Home Asia Opposition in Malaysia is All Set to Form Government after Historic Win

Opposition in Malaysia is All Set to Form Government after Historic Win



Malaysia on Thursday woke up to see historical shift in its politics after the general election defeat of the long-ruling Barisan Nasional coalition helmed by Prime Minister Najib Razak. Malaysia has been ruled by the same coalition of parties – the Barisan Nasional – since its independence.

The opposition led by former Prime Minister Mahathir Mohamad gained a simple majority in parliament as it emerged victorious in 122 out of 222 seats, enough to form the next government.

Although, the popularity of coalition government was declining but most people believed Najib Razak will manage to get required number of votes.

Ailing economy, new tax imposition on goods and service and corruption were some major issues in the elections. Najib Razak had set up a special fund to encourage foreign investment. But people involved in it have been accused of using it for their personal gain.

Nazib is also facing accusation of embezzling $700m and being investigated by several countries, including the US, so it’s been damaging for Malaysia’s reputation.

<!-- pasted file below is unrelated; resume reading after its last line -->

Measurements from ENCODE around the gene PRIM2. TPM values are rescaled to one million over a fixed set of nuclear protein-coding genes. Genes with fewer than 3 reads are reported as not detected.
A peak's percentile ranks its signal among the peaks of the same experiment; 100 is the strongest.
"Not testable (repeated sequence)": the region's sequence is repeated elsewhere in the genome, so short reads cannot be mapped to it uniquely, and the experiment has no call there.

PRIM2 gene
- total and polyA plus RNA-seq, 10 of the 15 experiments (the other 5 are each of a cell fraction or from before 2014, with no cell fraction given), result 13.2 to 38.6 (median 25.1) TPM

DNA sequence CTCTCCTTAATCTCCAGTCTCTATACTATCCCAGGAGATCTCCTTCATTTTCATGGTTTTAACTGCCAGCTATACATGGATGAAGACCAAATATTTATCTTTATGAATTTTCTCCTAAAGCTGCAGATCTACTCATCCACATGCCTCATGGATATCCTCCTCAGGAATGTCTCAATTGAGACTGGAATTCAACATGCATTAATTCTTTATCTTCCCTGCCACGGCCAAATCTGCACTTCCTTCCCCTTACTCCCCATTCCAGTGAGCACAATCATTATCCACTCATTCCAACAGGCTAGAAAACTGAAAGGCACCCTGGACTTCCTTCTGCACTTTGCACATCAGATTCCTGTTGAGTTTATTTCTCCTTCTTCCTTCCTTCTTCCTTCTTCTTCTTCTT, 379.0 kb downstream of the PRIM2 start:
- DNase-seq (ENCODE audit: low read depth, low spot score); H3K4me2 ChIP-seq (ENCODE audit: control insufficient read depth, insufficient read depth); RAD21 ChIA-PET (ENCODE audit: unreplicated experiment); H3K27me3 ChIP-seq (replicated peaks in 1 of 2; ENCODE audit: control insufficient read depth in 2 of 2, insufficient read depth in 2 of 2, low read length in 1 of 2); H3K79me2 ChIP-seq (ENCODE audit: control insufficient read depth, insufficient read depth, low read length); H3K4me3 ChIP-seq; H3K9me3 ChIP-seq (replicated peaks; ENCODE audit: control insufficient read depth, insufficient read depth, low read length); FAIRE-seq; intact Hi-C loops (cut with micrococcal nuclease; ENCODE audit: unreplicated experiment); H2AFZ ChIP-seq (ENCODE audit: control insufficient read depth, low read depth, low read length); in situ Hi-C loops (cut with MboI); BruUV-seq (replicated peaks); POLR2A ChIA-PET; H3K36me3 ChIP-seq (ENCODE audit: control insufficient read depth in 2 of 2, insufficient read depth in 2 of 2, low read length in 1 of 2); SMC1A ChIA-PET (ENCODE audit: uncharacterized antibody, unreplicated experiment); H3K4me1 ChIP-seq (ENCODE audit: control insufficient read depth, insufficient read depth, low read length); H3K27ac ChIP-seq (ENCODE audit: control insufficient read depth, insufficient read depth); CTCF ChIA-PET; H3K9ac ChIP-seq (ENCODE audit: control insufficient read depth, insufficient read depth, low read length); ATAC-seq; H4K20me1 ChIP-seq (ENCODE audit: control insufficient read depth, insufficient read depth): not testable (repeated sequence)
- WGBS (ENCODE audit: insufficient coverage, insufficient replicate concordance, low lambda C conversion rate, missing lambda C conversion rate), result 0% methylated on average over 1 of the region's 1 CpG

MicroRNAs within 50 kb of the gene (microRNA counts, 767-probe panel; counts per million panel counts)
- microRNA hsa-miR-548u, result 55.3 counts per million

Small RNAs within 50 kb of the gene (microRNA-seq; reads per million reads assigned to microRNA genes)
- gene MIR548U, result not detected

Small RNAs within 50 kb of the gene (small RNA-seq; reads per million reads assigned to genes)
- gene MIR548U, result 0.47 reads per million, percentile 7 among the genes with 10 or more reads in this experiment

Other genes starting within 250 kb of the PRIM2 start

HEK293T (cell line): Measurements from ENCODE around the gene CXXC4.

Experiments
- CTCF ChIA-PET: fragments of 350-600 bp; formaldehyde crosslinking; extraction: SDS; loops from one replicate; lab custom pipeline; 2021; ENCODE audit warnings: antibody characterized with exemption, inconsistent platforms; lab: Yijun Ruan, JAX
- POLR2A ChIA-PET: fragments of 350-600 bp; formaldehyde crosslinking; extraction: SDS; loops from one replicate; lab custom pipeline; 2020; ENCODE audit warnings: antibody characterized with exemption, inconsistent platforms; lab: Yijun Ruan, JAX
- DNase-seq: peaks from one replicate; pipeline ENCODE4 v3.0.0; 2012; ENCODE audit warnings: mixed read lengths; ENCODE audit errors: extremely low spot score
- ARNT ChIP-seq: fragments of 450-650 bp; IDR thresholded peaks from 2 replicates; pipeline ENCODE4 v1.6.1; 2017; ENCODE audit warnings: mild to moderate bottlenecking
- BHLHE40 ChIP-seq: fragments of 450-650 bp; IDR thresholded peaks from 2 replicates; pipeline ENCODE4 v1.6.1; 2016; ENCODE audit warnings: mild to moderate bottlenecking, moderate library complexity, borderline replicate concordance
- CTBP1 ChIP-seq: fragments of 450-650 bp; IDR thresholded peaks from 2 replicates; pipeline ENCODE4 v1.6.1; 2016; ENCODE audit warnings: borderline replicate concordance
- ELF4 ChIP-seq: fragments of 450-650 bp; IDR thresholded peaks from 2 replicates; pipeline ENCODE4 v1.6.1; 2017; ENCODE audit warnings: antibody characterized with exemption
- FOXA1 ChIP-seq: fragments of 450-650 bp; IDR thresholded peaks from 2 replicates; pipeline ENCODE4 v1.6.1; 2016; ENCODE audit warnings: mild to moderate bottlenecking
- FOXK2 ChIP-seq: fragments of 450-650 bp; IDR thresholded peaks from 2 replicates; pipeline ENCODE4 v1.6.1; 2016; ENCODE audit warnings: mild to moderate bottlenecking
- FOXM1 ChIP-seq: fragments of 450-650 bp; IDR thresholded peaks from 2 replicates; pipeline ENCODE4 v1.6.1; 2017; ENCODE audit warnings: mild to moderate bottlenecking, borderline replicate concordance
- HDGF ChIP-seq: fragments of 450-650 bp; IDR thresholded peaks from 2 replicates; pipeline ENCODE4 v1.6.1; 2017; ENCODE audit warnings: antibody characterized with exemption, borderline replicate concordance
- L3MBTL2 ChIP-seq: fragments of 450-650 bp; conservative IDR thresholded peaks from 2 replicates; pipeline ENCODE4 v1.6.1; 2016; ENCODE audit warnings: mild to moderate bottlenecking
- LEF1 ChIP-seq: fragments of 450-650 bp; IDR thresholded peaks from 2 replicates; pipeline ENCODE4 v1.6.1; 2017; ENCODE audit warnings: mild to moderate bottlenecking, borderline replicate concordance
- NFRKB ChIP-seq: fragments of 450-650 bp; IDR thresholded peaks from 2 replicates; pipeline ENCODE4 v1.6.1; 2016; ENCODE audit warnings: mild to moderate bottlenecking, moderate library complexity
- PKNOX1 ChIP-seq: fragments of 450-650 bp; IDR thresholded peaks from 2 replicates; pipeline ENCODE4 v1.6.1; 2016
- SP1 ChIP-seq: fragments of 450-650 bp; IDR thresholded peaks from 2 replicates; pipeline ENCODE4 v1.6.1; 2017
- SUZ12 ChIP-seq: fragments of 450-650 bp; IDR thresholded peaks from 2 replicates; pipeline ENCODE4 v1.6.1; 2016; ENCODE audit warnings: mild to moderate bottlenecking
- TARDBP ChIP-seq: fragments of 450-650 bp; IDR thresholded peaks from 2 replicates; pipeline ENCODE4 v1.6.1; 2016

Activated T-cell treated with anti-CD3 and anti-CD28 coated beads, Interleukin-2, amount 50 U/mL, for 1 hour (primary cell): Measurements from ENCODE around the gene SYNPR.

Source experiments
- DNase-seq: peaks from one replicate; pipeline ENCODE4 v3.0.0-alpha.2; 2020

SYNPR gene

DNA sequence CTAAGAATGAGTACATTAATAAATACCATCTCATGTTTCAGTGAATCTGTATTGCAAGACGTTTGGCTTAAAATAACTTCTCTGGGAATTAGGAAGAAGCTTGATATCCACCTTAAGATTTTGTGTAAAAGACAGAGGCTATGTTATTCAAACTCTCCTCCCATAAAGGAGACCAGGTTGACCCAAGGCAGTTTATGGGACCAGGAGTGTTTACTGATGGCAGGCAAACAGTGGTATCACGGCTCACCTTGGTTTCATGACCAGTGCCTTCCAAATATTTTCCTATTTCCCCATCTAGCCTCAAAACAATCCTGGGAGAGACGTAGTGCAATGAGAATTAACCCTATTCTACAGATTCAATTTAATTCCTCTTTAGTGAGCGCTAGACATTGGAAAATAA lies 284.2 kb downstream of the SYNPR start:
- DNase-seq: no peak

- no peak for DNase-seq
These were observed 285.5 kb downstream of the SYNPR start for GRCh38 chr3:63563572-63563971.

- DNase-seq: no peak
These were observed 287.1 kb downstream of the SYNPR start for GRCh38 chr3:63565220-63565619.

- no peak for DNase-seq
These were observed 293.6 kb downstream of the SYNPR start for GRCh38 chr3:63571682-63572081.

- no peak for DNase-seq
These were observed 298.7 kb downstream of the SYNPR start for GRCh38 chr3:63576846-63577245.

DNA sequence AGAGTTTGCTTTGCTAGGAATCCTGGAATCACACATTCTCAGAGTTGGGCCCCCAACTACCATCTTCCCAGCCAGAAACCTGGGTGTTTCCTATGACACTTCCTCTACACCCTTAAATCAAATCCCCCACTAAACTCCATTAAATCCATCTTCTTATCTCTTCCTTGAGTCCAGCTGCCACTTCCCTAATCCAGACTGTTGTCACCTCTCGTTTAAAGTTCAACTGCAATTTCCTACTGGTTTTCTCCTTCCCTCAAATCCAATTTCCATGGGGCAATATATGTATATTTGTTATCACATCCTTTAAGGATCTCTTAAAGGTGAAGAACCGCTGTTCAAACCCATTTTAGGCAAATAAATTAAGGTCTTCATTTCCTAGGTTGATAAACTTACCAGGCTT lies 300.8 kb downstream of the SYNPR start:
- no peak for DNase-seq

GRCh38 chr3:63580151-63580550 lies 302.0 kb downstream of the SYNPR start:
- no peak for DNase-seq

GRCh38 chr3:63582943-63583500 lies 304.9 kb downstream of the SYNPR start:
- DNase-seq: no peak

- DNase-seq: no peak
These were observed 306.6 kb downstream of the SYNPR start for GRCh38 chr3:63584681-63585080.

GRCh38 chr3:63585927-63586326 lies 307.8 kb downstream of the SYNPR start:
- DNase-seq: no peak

92 years old, Mahathir Mahathir has said during the election campaign that if elected he planned to pardon opposition politician and former Deputy Prime Minister Anwar Ibrahim, who is currently in prison, and hand over the Prime Minister role to him.

He also promised to scrap goods and service tax and reintroduce fuel subsidies. His move could be negative for the economy.

This is the first time a new party is set to form a government in the country. Malaysia’s relation with China has deepened in recent years.

China has done significant investments in Malaysia but Mahathir has said he fears Malaysia could be left over-leveraged on Chinese-linked debt if any of the projects turn awry.

“As you know China has a long experience of dealing with unequal treaties and China dealt with them by renegotiating”. He said Malaysia would renegotiate agreements if it felt they were lopsided.